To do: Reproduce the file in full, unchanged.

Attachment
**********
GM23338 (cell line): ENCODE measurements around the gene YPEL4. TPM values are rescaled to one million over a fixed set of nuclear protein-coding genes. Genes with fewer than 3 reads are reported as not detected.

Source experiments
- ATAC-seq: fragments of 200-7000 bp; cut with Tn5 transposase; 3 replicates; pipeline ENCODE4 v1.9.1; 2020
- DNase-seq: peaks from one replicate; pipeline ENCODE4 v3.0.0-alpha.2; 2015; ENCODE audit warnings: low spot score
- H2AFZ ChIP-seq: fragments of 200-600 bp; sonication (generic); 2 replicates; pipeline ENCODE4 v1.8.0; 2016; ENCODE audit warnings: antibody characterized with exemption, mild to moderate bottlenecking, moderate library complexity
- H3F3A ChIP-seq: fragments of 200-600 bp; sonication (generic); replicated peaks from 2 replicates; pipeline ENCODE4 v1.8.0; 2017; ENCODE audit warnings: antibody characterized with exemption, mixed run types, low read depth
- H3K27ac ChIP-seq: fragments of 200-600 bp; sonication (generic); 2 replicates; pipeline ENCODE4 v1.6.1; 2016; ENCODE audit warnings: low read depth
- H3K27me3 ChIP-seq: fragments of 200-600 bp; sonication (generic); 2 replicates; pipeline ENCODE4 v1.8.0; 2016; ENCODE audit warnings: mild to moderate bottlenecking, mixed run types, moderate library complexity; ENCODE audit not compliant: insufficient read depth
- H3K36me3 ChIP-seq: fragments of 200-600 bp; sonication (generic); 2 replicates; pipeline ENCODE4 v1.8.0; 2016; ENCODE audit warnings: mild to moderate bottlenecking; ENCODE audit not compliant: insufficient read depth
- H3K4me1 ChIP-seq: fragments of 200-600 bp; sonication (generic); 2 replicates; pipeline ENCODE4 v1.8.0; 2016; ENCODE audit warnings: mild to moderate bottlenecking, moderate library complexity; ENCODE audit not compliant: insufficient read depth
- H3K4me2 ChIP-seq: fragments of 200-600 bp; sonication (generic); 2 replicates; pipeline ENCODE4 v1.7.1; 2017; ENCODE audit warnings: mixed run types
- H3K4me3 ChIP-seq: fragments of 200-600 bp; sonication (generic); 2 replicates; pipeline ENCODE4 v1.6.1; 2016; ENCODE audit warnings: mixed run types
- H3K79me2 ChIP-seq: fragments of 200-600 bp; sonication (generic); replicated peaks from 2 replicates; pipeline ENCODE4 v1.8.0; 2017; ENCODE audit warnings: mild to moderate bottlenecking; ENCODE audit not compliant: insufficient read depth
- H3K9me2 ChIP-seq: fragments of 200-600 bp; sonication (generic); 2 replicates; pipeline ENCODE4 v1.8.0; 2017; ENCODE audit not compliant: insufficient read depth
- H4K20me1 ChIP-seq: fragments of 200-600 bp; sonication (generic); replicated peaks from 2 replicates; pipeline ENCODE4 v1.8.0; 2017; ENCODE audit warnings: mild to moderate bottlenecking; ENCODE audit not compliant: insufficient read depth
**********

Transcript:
GM23338 (cell line): ENCODE measurements around the gene YPEL4. TPM values are rescaled to one million over a fixed set of nuclear protein-coding genes. Genes with fewer than 3 reads are reported as not detected.

Source experiments
- ATAC-seq: fragments of 200-7000 bp; cut with Tn5 transposase; 3 replicates; pipeline ENCODE4 v1.9.1; 2020
- DNase-seq: peaks from one replicate; pipeline ENCODE4 v3.0.0-alpha.2; 2015; ENCODE audit warnings: low spot score
- H2AFZ ChIP-seq: fragments of 200-600 bp; sonication (generic); 2 replicates; pipeline ENCODE4 v1.8.0; 2016; ENCODE audit warnings: antibody characterized with exemption, mild to moderate bottlenecking, moderate library complexity
- H3F3A ChIP-seq: fragments of 200-600 bp; sonication (generic); replicated peaks from 2 replicates; pipeline ENCODE4 v1.8.0; 2017; ENCODE audit warnings: antibody characterized with exemption, mixed run types, low read depth
- H3K27ac ChIP-seq: fragments of 200-600 bp; sonication (generic); 2 replicates; pipeline ENCODE4 v1.6.1; 2016; ENCODE audit warnings: low read depth
- H3K27me3 ChIP-seq: fragments of 200-600 bp; sonication (generic); 2 replicates; pipeline ENCODE4 v1.8.0; 2016; ENCODE audit warnings: mild to moderate bottlenecking, mixed run types, moderate library complexity; ENCODE audit not compliant: insufficient read depth
- H3K36me3 ChIP-seq: fragments of 200-600 bp; sonication (generic); 2 replicates; pipeline ENCODE4 v1.8.0; 2016; ENCODE audit warnings: mild to moderate bottlenecking; ENCODE audit not compliant: insufficient read depth
- H3K4me1 ChIP-seq: fragments of 200-600 bp; sonication (generic); 2 replicates; pipeline ENCODE4 v1.8.0; 2016; ENCODE audit warnings: mild to moderate bottlenecking, moderate library complexity; ENCODE audit not compliant: insufficient read depth
- H3K4me2 ChIP-seq: fragments of 200-600 bp; sonication (generic); 2 replicates; pipeline ENCODE4 v1.7.1; 2017; ENCODE audit warnings: mixed run types
- H3K4me3 ChIP-seq: fragments of 200-600 bp; sonication (generic); 2 replicates; pipeline ENCODE4 v1.6.1; 2016; ENCODE audit warnings: mixed run types
- H3K79me2 ChIP-seq: fragments of 200-600 bp; sonication (generic); replicated peaks from 2 replicates; pipeline ENCODE4 v1.8.0; 2017; ENCODE audit warnings: mild to moderate bottlenecking; ENCODE audit not compliant: insufficient read depth
- H3K9me2 ChIP-seq: fragments of 200-600 bp; sonication (generic); 2 replicates; pipeline ENCODE4 v1.8.0; 2017; ENCODE audit not compliant: insufficient read depth
- H4K20me1 ChIP-seq: fragments of 200-600 bp; sonication (generic); replicated peaks from 2 replicates; pipeline ENCODE4 v1.8.0; 2017; ENCODE audit warnings: mild to moderate bottlenecking; ENCODE audit not compliant: insufficient read depth